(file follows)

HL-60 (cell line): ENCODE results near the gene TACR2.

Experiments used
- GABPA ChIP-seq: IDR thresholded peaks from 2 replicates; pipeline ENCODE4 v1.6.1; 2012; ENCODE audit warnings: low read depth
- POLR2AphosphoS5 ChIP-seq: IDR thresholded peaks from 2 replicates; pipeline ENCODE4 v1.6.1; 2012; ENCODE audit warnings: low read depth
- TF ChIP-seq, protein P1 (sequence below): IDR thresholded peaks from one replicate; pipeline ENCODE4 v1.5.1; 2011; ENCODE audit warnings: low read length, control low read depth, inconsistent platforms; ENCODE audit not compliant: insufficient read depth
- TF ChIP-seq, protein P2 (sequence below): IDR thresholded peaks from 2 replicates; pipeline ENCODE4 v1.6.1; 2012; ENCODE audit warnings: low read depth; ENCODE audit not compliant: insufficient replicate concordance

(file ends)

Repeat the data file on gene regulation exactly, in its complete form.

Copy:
HL-60 (cell line): ENCODE results near the gene TACR2.

Experiments used
- GABPA ChIP-seq: IDR thresholded peaks from 2 replicates; pipeline ENCODE4 v1.6.1; 2012; ENCODE audit warnings: low read depth
- POLR2AphosphoS5 ChIP-seq: IDR thresholded peaks from 2 replicates; pipeline ENCODE4 v1.6.1; 2012; ENCODE audit warnings: low read depth
- TF ChIP-seq, protein P1 (sequence below): IDR thresholded peaks from one replicate; pipeline ENCODE4 v1.5.1; 2011; ENCODE audit warnings: low read length, control low read depth, inconsistent platforms; ENCODE audit not compliant: insufficient read depth
- TF ChIP-seq, protein P2 (sequence below): IDR thresholded peaks from 2 replicates; pipeline ENCODE4 v1.6.1; 2012; ENCODE audit warnings: low read depth; ENCODE audit not compliant: insufficient replicate concordance